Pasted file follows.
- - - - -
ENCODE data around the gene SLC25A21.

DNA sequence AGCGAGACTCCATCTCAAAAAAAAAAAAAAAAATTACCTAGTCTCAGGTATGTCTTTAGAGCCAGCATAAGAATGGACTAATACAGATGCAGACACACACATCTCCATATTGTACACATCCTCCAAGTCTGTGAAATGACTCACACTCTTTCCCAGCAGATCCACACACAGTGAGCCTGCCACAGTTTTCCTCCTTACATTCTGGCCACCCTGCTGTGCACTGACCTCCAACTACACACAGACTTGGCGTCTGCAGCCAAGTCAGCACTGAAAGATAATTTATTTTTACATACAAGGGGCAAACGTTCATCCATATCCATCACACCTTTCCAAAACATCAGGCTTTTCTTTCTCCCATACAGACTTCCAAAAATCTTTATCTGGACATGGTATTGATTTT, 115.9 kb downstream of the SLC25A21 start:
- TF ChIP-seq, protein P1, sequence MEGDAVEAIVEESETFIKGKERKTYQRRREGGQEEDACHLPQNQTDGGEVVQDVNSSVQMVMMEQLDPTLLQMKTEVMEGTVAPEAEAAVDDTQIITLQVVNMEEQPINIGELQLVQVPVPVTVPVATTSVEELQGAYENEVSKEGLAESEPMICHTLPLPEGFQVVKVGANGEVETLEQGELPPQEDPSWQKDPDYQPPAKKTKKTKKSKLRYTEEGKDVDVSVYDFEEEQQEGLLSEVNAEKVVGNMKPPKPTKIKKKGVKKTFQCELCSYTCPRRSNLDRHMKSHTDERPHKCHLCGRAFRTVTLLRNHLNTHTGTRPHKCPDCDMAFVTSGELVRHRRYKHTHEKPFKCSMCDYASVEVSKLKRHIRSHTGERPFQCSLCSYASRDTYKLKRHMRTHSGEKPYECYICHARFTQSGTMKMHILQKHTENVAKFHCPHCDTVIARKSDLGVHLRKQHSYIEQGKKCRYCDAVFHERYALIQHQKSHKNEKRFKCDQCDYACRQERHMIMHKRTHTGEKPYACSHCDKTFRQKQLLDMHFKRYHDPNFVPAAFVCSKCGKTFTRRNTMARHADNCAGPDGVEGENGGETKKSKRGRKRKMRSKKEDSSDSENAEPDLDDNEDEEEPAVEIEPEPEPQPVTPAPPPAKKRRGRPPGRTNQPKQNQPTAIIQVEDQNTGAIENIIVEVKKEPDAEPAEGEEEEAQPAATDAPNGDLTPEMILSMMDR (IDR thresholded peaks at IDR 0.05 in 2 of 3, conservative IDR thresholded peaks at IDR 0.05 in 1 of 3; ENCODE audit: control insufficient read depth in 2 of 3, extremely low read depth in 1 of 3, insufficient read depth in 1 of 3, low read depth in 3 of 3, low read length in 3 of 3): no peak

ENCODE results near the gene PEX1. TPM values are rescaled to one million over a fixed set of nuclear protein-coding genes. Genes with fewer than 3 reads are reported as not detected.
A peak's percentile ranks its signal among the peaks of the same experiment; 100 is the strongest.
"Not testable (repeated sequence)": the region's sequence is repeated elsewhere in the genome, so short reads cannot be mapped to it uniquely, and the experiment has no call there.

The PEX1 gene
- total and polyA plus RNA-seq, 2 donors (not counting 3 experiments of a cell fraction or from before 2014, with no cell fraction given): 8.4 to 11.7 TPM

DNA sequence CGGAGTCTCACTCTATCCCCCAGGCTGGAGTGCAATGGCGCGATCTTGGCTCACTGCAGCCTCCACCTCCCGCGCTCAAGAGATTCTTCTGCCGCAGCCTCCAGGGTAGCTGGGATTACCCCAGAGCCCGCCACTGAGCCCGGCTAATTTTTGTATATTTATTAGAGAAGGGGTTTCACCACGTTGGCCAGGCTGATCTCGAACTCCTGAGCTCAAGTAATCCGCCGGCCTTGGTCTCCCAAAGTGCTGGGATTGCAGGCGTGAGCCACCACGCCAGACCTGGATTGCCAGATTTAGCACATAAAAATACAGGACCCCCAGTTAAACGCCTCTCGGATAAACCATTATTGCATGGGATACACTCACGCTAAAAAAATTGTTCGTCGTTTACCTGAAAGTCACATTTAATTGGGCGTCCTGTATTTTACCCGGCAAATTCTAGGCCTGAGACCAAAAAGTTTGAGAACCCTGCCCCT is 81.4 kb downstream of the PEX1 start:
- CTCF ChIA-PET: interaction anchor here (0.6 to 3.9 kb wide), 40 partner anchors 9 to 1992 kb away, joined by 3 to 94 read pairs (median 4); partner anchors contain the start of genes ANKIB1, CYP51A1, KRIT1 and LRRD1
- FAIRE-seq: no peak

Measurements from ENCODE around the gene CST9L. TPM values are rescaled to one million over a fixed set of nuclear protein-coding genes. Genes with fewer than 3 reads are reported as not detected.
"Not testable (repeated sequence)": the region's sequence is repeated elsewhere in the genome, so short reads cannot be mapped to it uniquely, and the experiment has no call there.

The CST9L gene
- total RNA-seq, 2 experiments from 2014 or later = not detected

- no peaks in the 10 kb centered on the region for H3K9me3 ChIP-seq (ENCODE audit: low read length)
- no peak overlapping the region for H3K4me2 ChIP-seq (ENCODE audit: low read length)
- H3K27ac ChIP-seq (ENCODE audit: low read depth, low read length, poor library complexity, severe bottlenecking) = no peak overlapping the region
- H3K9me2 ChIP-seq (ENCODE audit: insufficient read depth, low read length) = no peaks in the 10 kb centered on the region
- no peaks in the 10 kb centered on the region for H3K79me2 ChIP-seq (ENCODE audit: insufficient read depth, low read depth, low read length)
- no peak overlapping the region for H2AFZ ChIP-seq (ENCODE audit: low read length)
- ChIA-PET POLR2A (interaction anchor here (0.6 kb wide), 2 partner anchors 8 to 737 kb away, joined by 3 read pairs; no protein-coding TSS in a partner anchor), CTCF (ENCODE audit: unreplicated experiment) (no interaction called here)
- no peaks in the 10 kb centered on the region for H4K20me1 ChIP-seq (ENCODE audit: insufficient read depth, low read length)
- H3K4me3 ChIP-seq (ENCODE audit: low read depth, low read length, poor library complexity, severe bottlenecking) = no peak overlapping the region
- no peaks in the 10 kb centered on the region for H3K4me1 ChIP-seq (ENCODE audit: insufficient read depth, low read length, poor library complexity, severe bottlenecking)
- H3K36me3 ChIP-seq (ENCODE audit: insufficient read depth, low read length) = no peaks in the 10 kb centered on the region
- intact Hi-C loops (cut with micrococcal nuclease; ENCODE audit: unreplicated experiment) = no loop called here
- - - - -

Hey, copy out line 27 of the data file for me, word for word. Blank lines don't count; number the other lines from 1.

- intact Hi-C loops (cut with micrococcal nuclease; ENCODE audit: unreplicated experiment) = no loop called here